Fantasy Notes: Hard-luck Jamie Moyer
Jamie Moyer isn’t getting much run support these days.
In today’s Fantasy notes, we look at an old timer in Em City, a fine young Mariner prospect and an injury-prone hurler in Brooklyn.
- How hard luck has Jamie Moyer been? In his 17 starts, the club is just 8-9, thanks in great part to being shut out four times. In all, Seattle has been blanked nine times already — worst in the American League. Maybe the Mariners are trying to tell the old guy something. They might be telling their fans something, too. Seven of those shutouts have come at home (three when Moyer takes the mound). There’s an interesting marketing promotion in there somewhere, I’m sure. How about Mariners’ Goose Egg Day?
- With Jeremy Reed going down with a broken thumb, we’ll get another look at Mariner prospect Shin-Soo Choo. Signed out of Korea in 2000, Choo has a chance to be Ichiro-lite, bringing similar tools to the show. While he struggled in a 10-game trial with Seattle at the end of 2005 (1-for-18 with one run and one RBI), Choo was tearing up the PCL this year. His 104 hits and 60 runs both ranked second and he was batting over .325 at the time of his recall, including a .452 run over the past 24 games (is that Ichiro-like enough for you?). Choo is expected to platoon in centrefield with Willie Bloomquist, but with Reed out four-to-six weeks and very likely having to undergo surgery, Choo (who turns 24 in nine days) has a great opportunity to establish himself. Given that Reed has struggled in his sophomore season, he could get Wally Pipp-ed here.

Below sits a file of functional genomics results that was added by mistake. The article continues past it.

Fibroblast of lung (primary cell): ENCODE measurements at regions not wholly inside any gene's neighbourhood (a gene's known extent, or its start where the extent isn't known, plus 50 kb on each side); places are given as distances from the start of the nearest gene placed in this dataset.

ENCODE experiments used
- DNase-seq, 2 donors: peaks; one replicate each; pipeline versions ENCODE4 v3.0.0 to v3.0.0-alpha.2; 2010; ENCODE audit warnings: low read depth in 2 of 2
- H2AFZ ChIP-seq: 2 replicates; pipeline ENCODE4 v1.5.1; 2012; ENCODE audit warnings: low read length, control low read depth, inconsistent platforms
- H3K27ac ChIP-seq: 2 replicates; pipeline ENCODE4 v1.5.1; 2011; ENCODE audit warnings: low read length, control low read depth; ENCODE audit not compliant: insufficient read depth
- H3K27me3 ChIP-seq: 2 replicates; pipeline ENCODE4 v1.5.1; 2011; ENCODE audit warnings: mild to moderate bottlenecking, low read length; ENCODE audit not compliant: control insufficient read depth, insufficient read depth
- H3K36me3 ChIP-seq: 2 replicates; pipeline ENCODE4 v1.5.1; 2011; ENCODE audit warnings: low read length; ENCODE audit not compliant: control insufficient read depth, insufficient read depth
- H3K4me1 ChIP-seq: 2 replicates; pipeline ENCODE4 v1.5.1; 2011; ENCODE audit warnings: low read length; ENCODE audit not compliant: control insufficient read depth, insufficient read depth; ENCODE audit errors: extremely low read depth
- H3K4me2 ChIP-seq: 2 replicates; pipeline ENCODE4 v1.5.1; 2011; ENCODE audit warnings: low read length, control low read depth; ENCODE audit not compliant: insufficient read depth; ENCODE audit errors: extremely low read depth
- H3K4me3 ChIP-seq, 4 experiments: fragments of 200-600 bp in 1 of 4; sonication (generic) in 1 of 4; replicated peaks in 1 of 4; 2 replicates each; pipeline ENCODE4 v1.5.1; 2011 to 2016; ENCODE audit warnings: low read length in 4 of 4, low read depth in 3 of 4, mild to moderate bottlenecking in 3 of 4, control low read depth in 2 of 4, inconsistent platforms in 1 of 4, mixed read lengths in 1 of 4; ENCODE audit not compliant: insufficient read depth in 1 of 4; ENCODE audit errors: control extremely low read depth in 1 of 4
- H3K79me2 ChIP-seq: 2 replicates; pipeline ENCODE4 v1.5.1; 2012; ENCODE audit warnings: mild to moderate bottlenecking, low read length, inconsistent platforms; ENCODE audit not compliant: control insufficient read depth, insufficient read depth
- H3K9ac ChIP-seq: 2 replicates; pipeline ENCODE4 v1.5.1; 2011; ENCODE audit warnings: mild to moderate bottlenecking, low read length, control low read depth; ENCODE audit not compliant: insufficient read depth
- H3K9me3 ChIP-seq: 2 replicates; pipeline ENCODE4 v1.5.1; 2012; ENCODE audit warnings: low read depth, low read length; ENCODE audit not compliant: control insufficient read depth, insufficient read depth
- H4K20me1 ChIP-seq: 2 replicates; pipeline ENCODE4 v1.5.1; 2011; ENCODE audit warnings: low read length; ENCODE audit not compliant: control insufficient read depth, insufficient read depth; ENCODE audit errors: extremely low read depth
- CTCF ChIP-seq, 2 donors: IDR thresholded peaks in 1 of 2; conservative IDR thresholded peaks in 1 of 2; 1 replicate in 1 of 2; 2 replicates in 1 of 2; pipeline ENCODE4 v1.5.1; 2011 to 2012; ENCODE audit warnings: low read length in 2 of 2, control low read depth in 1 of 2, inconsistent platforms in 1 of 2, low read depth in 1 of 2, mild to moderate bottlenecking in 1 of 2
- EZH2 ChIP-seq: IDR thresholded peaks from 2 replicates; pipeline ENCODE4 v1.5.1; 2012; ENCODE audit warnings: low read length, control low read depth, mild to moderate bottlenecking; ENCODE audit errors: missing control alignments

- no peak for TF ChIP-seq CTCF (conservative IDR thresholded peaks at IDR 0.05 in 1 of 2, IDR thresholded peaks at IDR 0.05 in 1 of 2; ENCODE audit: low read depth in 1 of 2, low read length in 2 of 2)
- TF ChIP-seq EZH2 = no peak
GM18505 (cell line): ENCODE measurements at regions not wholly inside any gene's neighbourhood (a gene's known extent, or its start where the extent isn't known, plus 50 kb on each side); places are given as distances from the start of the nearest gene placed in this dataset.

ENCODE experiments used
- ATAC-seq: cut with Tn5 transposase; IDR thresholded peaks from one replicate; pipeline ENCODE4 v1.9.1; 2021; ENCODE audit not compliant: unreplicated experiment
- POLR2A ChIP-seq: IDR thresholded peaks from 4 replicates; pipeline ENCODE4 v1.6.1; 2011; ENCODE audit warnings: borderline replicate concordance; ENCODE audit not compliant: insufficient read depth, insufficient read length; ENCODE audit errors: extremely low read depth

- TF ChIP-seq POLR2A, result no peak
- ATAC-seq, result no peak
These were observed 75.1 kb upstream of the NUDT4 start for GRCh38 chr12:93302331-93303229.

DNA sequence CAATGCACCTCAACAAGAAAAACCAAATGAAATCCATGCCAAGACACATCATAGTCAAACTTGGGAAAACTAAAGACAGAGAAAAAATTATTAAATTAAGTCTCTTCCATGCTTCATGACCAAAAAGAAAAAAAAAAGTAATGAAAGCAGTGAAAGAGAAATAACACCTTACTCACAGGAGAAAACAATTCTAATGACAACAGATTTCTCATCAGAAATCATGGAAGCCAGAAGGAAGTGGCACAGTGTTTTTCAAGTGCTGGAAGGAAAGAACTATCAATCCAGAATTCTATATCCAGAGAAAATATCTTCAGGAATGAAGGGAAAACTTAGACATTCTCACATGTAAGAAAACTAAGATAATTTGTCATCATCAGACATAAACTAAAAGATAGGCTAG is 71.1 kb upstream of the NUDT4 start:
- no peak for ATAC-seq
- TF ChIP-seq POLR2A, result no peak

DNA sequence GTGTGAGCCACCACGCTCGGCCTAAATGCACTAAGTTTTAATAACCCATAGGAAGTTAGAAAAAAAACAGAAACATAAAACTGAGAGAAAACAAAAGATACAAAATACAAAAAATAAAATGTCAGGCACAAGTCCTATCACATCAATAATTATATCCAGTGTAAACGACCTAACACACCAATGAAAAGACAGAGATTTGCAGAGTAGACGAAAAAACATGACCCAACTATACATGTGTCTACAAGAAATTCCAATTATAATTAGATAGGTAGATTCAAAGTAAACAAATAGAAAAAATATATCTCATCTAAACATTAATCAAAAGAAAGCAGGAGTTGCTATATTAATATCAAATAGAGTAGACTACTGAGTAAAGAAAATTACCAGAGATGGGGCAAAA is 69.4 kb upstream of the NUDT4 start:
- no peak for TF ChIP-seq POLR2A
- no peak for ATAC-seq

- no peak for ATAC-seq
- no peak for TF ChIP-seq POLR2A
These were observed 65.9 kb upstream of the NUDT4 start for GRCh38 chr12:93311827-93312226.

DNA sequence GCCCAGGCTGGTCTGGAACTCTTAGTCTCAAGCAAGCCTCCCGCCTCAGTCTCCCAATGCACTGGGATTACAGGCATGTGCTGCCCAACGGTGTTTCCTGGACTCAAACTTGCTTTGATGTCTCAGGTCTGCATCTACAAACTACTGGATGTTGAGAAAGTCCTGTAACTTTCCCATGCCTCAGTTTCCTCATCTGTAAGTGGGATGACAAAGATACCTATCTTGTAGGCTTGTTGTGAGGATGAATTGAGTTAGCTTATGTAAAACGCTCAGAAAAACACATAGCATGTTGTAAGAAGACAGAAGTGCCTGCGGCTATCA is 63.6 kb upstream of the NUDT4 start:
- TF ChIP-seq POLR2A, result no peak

- Pedro Martinez’s inflamed right hip, which has already cost him a start, forced him to move his side session up a day. He was scheduled to throw on the side Wednesday, but it’s been delayed until Thursday. I smell a DL stint. Martinez is supposed to pitch Saturday against the Marlins, and if that gets nixed, watch for top prospect Mike Pelfrey to get the call and make his major league debut. The 22-year-old, only drafted last year (ninth overall), is excelling at Double-A. He’s won four of six decisions with a stellar 2.71 ERA and an average of well over a strikeout per inning. However, Pelfrey has walked 26 in just 66 2/3 IP, so those control issues will need to be ironed out. As a dominant starter at Wichita State, Pelfrey exhibited excellent control.
- Where’s Bob Boone when you need him? The Phillies’ catching situation is out of control. Mike Lieberthal is still experiencing pain in his hip when trying to run the bases. He’s supposed to go out on a rehab assignment this weekend and could rejoin the club after the break. Sal Fasano has been the No. 1 man in Lieberthal’s absence, but now he’s hurt his knee and landed on the DL himself. Hmm… small wonder there. Have you seen this guy? Maybe if he spent more time in the workout room and less time doing who knows what, he’d be in a bit better shape. Carlos Ruiz was brought up to take Fasano’s spot and should get a good look, but Chris Coste, on an 8-for-18 roll to jack his BA up to .294, earns some extra PT as well. Keep an eye on Ruiz. He’s 26 years old and was racking up a very solid 851 OPS at Triple-A. He bears scrutiny.